Cognitive Behavioral Therapy (CBT)

There are a number of situations where CBT or Cognitive Behavioral Therapy is found to be effective. People suffering from various forms of anxiety find a lot of benefit in going through CBT therapies. Anger, fear, panic disorders, severe bouts of depression, social anxiety and social phobia are some of the common issues that can be treated with success by well thought-out cognitive behavioral therapy. Many techniques come under the heading of cognitive behavioral therapy, and which one a therapist chooses depends on the type of mental and emotional illness that the client might be suffering from. Before administering cognitive behavioral therapy, a good therapeutic facility will first test for underlying physical causes that could be triggering the abnormal behaviors.

The main objective of cognitive behavioral therapy is to have a look at how cognitive aspects of the client, such as a belief system, impact the behavioral aspects. Cognition is the way we think about and perceive situations and events. Behavior is the way we behave and react to certain situations. However, in cognitive behavioral therapy (CBT), behavior is seen to grow predominantly from the beliefs we have about those situations rather than the situations themselves. Treatment avenues look at why clients are behaving the way they are and begin to educate the client with facts and alternative outlooks or challenges that help clients choose behaviors that are more in line with their own goals.

Though there are many cognitive behavioral therapy techniques, the following are the most commonly used.

  • Helping clients to replace irrational thoughts with more logical and coherent thoughts.
  • Going through a step-by-step approach to do away with such irrational thoughts over a period of time.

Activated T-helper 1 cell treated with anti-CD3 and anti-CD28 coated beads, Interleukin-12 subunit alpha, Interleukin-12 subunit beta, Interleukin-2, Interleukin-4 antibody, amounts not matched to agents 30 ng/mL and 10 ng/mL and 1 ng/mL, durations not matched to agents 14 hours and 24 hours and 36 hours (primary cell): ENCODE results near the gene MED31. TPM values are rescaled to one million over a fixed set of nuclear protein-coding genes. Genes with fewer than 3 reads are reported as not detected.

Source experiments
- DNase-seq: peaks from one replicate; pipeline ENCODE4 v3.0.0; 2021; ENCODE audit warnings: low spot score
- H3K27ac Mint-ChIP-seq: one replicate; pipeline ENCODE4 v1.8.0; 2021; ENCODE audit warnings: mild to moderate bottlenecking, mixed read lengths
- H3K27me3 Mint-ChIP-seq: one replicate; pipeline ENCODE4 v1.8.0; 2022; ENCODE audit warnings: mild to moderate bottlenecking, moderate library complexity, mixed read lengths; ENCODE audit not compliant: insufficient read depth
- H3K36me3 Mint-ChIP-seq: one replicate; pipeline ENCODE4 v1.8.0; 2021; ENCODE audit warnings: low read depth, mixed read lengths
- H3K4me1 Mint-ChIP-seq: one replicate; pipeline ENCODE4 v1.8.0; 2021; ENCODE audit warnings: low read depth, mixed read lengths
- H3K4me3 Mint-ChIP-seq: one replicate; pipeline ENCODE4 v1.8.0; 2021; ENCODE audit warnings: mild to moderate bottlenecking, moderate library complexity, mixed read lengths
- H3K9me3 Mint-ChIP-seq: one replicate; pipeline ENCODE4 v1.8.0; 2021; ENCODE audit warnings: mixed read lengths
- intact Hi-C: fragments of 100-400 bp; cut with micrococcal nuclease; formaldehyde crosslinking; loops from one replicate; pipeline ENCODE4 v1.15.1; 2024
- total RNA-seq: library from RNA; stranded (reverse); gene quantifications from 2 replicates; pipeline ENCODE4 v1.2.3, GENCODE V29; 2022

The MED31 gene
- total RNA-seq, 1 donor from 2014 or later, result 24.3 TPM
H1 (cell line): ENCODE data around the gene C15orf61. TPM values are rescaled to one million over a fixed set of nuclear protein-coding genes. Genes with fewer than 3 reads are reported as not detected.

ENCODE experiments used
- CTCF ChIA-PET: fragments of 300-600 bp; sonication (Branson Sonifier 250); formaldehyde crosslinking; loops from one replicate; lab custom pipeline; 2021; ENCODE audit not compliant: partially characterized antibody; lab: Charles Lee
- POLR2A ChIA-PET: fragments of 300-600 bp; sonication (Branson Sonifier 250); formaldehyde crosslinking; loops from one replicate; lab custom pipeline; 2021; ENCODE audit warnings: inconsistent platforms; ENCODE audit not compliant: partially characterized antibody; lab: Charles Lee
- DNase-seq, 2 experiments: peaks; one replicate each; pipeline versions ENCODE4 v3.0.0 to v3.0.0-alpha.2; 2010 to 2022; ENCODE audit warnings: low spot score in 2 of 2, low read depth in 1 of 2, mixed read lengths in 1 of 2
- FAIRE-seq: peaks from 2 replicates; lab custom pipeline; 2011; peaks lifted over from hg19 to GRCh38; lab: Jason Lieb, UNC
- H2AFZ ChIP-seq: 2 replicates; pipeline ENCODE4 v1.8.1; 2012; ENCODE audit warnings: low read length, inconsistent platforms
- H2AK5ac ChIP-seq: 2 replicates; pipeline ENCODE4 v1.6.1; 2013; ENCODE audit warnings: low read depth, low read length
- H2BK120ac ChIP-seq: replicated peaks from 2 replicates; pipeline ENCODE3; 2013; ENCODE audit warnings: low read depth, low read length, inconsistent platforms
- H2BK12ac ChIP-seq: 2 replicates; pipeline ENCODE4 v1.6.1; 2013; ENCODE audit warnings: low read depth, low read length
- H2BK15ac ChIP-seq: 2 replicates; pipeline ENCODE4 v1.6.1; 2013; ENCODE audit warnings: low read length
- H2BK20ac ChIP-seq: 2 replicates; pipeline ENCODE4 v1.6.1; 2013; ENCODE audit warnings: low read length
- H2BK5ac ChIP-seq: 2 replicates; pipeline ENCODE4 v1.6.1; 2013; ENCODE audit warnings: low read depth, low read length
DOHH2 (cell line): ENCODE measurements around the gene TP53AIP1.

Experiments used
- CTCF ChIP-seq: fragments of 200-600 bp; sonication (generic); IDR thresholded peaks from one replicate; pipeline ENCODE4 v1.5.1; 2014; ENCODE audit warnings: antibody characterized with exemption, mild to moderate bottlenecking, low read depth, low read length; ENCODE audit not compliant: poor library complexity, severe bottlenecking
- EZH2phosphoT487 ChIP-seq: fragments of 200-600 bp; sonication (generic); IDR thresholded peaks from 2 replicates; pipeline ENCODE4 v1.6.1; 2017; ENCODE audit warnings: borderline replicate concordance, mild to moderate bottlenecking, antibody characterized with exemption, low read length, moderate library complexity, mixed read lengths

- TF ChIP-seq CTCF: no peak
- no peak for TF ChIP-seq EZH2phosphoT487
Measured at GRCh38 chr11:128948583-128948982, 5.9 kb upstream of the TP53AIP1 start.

• Teaching patients to be more positive and assertive in the way they relate to people.
  • Exposing clients gradually to various situations and ensuring that they behave rationally in such situations with the help of the right training.
  • Removing myths and wrong beliefs associated with certain situations and conditions.

Where Cognitive Behavioral Therapy (CBT) Might Be Helpful

There are many types of mental and emotional disturbances where cognitive behavioral therapy might be necessary. Here are a few of them:

  • Unexplained phobias and other apprehensions which are hard to explain even by the patients.
  • Moderate to severe anxiety disorders which again have no possible explanations or logic.
  • Insomnia or disturbed sleep.
  • Excess sleep.
  • Eating disorders bordering on anorexia where often patients starve themselves to extreme weakness.
  • Moderate to severe depression that could either be acute or chronic.

How Cognitive Behavioral Therapy (CBT) Actually Works On the Ground

The main focus behind any good cognitive behavioral therapy is to try and find out ways and means by which the emotional and behavioral problems suffered by the patients are diagnosed and treated. The basic premise on which the treatment works is quite interesting, namely that it is normal for human beings to have some irrational thoughts, behaviors, and attitudes. The therapy assumes that patients suffering from CBT have it in them to be happy and normal. The therapy also keeps in mind that issues in the environment have contributed to their current state of mental and emotional condition. Therefore the main thrust area is to remove these circumstances and put them in normal situations that will help them mentally and emotionally.

The Ratio of Success to Failure with Cognitive Behavioral Therapy
At the end of the day, the biggest challenge in cognitive behavioral therapy is moving deeply rooted beliefs and perceptions. It can be a long process and beginning with a number of counseling sessions that set a baseline for understanding the emotions and behaviors. Hence, there is no doubt that the actual therapy will have the desired effect once the client and therapist begin to get at deep rooted beliefs and perceptions.

As a therapy, cognitive behavioral therapy (CBT) has proven itself in countless studies, so for the client who engages in the therapy and who wants to improve, the chances of complete recovery are quite bright. It has been found that in almost 90% of the cases with precise and accurate diagnosis, cognitive behavioral therapy has worked wonderfully well.